Devastating Australian bushfires take greatest toll on wildlife

Published 07.01.2020 15:56
A dog sits amongst ash from bushfires washed up on a beach in Merimbula, in Australia's New South Wales state on January 5, 2020. Photo by SAEED KHAN / AFP
A dog sits amongst ash from bushfires washed up on a beach in Merimbula, in Australia's New South Wales state on January 5, 2020. (Photo by SAEED KHAN / AFP)

Australian bushfires sparked following a record-breaking drought have been raging for months. The fires have caused massive destruction, incurring steep financial costs and the loss of resources, as well as the deaths of two dozen people.

Australian Prime Minister Scott Morrison pledged an additional AU$2 billion ($1.39 billion) to a newly created National Bushfire Recovery Agency. Morrison has been actively looking to redeem his image in the public eye after being bombarded with insults regarding his carelessness and shortcomings in tackling the disaster.

South American weather authorities attested to the intensity of the fires Monday as they had spotted a cloud of smoke from the bushfires more than 12,000 kilometers away in Chile and Argentina.

The Insurance Council of Australia increased its estimate for damage claims from the fires to more than AU$700 million, with claims expected to jump when more fire-hit areas become accessible.

Scientists and wildlife workers say the impact on animals has been even worse.

In recent days, viral photos of exhausted, thirsty koalas being provided water by cyclists or drivers have heightened worldwide interest on the impact of the bushfires on Australia's animal life.

"The worst ones are the ones you see sitting on the ground, all hunched up," said John Grant, spokesman for the 2,600-strong volunteer-run Wildlife Information Rescue & Education Service (WIRES).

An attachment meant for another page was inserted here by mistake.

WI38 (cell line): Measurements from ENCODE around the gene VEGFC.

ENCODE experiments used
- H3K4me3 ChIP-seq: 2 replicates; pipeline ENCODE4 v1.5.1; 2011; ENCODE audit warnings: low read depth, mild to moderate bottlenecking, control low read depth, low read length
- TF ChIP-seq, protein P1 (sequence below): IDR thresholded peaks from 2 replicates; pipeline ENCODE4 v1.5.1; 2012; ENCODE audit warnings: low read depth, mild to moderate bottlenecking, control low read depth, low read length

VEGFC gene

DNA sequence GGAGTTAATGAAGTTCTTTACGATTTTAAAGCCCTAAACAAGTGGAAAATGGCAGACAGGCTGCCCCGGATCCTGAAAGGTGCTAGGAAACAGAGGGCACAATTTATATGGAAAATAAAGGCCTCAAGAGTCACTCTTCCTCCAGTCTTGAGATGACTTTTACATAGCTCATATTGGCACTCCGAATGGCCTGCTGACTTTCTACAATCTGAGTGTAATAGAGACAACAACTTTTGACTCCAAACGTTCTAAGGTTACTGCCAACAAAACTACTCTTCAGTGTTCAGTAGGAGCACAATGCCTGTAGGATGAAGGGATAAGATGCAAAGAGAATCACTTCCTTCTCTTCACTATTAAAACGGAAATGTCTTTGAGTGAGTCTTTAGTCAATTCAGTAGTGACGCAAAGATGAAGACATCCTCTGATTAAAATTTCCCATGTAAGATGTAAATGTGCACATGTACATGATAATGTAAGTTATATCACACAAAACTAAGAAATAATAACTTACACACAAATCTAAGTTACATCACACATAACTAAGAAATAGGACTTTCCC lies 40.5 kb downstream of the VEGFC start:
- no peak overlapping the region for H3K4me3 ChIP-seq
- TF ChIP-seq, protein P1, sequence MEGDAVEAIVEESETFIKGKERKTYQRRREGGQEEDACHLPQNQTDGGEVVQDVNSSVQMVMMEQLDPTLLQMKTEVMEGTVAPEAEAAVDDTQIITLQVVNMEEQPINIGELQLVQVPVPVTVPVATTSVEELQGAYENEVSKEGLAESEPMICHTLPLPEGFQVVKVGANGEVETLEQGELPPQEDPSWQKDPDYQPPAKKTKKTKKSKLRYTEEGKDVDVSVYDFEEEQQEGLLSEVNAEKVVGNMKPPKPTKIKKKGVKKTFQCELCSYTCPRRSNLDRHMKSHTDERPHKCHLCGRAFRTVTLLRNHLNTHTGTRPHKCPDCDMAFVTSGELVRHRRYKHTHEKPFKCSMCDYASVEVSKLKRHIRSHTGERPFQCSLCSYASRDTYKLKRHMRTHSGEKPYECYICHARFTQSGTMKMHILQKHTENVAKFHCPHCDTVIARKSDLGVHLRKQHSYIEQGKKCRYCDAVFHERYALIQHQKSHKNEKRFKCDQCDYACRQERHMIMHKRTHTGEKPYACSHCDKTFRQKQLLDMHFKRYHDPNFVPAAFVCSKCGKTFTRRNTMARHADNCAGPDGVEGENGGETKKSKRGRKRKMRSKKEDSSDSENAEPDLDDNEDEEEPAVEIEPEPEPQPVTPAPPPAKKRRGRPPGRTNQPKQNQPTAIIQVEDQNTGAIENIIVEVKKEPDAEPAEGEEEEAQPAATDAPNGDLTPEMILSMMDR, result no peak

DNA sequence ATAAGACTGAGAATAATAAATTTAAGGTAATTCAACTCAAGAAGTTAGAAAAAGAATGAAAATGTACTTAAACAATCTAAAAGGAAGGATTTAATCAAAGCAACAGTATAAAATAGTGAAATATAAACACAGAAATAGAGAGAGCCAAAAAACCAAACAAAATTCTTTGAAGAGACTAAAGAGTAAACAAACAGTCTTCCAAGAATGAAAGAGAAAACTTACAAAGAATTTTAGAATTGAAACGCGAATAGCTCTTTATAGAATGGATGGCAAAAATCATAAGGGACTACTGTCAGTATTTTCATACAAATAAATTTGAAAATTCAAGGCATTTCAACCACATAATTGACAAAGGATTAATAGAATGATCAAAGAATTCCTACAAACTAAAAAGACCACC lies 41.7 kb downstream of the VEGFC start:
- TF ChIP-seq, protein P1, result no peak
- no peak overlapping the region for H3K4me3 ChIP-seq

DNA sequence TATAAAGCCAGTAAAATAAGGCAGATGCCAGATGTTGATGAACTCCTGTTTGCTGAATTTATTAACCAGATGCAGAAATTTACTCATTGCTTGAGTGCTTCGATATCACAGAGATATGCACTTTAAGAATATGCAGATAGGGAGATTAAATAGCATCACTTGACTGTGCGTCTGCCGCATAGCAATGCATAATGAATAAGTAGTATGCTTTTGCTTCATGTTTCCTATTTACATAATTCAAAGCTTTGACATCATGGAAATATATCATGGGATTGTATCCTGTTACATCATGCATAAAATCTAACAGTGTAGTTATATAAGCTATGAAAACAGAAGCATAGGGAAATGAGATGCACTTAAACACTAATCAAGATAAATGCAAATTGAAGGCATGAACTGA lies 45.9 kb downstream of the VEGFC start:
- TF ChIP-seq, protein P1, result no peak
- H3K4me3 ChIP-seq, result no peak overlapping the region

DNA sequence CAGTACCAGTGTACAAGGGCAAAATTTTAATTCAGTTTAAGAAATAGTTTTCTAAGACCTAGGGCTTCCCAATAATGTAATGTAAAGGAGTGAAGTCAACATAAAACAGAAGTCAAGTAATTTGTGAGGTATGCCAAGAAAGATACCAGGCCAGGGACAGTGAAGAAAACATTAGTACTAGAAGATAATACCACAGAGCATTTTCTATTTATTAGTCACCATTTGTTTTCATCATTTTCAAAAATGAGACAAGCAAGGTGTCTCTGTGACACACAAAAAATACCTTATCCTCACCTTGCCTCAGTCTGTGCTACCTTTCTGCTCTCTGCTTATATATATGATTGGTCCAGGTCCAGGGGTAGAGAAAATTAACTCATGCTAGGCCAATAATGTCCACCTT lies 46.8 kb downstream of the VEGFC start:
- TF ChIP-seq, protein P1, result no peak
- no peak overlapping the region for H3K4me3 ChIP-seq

"They are not going to recover because they have inhaled so much heat and smoke. They aren't dead, but they won't survive," he said.

So far, more than 7 million hectares of land, or the size of the Czech Republic, have already burned across the country since the bushfire season started early in September.

More than 800 million native animals have been affected or killed in the blazes in New South Wales (NSW), the worst-hit state where about 5 million hectares of land have already burned, according to professor Chris Dickman, an ecologist with Sydney University.

In Victoria, where more than 1 million hectares of land have already burned, "It is estimated that as many as 500 million animals, including critically endangered species, have already perished in the bushfires," Zoos Victoria's CEO Jenny Gray told reporters.

Sue Ashton, the director of the country's only Koala Hospital in bushfire-impacted Port Macquarie, estimates tens of thousands of koalas have perished across the country.

"In our area alone, hundreds of koalas have died. In one small area where we have been studying the population for a long time, 350 or two-thirds of the population, perished," Ashton told German Press Agency (dpa) on Monday.

Grant said the situation on the ground is "extremely distressing" as they try to rescue and treat animals impacted by the bushfires.

"We see animals suffering from dehydration, exhaustion and burns," he said.

The WIRES volunteers, some of whom have had their properties damaged due to the blazes, have received thousands of birds, many of them falling from the skies due to heat exhaustion, as well as kangaroos, wallabies, wombats, koalas, gliders and possums.

"We are not even able to estimate the impact on wildlife. In December we received 20,000 phone calls for help," Grant told dpa.

More than 150 hectares of land have already burned on Kangaroo Island in South Australia. Wildlife officials there estimate half of the animals, including koalas, have either died or will die.

Only Kangaroo Island has koalas free of chlamydia, a sexually transmitted disease that has impacted more than half of their population elsewhere in the country.

Sam Mitchell, Kangaroo Island Wildlife Park co-owner, told Adelaide Now newspaper the fires may have killed about half of the 50,000-strong koala population.

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